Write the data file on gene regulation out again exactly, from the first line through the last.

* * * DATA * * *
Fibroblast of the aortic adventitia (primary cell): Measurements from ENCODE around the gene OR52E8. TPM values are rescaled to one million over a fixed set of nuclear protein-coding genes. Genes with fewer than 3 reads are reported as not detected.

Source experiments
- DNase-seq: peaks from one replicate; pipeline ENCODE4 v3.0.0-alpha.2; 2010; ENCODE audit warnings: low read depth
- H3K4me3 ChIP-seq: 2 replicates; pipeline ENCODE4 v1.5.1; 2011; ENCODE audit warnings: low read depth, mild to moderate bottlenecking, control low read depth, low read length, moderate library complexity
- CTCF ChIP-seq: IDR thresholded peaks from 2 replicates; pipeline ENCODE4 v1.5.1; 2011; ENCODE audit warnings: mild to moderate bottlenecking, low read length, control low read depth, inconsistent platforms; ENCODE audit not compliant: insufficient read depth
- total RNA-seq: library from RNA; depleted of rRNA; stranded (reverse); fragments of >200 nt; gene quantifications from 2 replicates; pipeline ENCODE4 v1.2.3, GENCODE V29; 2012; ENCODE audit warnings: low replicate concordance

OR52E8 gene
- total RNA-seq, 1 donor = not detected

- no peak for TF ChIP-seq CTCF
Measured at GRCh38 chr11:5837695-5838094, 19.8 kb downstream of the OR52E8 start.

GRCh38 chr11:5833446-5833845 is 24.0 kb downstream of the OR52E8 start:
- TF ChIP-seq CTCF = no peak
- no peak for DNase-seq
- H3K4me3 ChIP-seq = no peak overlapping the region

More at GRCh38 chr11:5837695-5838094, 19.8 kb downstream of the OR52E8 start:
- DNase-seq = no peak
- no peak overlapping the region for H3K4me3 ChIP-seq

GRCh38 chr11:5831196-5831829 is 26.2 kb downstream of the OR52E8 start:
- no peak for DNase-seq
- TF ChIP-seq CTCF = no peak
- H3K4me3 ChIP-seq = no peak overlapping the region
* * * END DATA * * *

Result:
Fibroblast of the aortic adventitia (primary cell): Measurements from ENCODE around the gene OR52E8. TPM values are rescaled to one million over a fixed set of nuclear protein-coding genes. Genes with fewer than 3 reads are reported as not detected.

Source experiments
- DNase-seq: peaks from one replicate; pipeline ENCODE4 v3.0.0-alpha.2; 2010; ENCODE audit warnings: low read depth
- H3K4me3 ChIP-seq: 2 replicates; pipeline ENCODE4 v1.5.1; 2011; ENCODE audit warnings: low read depth, mild to moderate bottlenecking, control low read depth, low read length, moderate library complexity
- CTCF ChIP-seq: IDR thresholded peaks from 2 replicates; pipeline ENCODE4 v1.5.1; 2011; ENCODE audit warnings: mild to moderate bottlenecking, low read length, control low read depth, inconsistent platforms; ENCODE audit not compliant: insufficient read depth
- total RNA-seq: library from RNA; depleted of rRNA; stranded (reverse); fragments of >200 nt; gene quantifications from 2 replicates; pipeline ENCODE4 v1.2.3, GENCODE V29; 2012; ENCODE audit warnings: low replicate concordance

OR52E8 gene
- total RNA-seq, 1 donor = not detected

- no peak for TF ChIP-seq CTCF
Measured at GRCh38 chr11:5837695-5838094, 19.8 kb downstream of the OR52E8 start.

GRCh38 chr11:5833446-5833845 is 24.0 kb downstream of the OR52E8 start:
- TF ChIP-seq CTCF = no peak
- no peak for DNase-seq
- H3K4me3 ChIP-seq = no peak overlapping the region

More at GRCh38 chr11:5837695-5838094, 19.8 kb downstream of the OR52E8 start:
- DNase-seq = no peak
- no peak overlapping the region for H3K4me3 ChIP-seq

GRCh38 chr11:5831196-5831829 is 26.2 kb downstream of the OR52E8 start:
- no peak for DNase-seq
- TF ChIP-seq CTCF = no peak
- H3K4me3 ChIP-seq = no peak overlapping the region